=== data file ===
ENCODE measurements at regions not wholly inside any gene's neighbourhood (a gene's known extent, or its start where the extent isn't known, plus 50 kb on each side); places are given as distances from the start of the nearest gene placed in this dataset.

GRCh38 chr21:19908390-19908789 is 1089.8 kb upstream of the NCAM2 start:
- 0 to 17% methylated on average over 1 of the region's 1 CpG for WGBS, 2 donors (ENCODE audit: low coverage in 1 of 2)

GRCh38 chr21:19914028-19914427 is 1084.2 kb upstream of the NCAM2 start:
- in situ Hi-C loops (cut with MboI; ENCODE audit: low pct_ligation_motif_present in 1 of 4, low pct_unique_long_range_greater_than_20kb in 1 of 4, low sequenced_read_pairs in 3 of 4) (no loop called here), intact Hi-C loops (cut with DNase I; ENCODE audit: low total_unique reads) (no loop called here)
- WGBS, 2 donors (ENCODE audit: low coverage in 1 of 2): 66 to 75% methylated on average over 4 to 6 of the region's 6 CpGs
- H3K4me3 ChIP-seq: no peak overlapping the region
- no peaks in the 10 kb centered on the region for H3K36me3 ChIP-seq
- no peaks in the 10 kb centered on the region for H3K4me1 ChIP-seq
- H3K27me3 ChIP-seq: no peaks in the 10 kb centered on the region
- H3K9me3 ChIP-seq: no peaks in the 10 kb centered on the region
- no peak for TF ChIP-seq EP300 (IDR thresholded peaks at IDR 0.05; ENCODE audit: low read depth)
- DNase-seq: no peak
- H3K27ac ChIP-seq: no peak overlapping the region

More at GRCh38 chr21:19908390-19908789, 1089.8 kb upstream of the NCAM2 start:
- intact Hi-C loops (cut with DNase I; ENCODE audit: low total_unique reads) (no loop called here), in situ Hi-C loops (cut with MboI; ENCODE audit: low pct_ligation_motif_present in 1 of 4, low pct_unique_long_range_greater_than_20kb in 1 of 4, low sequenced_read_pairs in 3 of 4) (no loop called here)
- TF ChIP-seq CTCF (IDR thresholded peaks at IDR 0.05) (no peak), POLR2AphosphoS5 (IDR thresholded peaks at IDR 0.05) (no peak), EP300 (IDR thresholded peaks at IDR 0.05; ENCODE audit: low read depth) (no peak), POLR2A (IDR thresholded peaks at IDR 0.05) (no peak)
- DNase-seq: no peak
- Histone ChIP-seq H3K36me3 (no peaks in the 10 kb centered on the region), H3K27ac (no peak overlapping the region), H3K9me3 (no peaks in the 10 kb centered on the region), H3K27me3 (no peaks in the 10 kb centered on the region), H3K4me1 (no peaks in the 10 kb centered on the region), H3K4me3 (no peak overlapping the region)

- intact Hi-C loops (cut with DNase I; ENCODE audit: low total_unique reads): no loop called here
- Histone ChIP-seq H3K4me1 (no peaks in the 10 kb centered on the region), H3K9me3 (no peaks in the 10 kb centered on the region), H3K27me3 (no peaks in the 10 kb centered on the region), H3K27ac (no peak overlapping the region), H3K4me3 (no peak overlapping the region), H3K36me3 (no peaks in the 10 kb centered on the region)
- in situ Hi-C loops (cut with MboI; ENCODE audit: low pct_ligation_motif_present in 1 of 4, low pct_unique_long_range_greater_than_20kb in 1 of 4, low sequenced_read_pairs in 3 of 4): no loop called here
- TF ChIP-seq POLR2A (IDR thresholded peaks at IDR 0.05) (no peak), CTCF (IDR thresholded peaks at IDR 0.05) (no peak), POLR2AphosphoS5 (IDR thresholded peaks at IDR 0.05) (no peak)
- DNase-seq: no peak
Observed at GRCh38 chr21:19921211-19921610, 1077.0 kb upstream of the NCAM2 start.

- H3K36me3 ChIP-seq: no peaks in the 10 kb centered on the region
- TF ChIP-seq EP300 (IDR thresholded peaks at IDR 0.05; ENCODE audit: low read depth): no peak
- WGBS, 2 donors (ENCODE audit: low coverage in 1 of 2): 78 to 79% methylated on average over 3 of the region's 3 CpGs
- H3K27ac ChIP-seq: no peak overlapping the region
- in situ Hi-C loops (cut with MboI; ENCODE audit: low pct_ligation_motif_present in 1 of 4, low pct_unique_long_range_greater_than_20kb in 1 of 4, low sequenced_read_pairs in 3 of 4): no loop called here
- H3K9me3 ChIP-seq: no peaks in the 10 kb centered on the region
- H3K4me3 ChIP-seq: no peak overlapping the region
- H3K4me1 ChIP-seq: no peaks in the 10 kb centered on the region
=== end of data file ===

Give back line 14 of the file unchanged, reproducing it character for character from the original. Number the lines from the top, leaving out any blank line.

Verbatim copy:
- H3K27ac ChIP-seq: no peak overlapping the region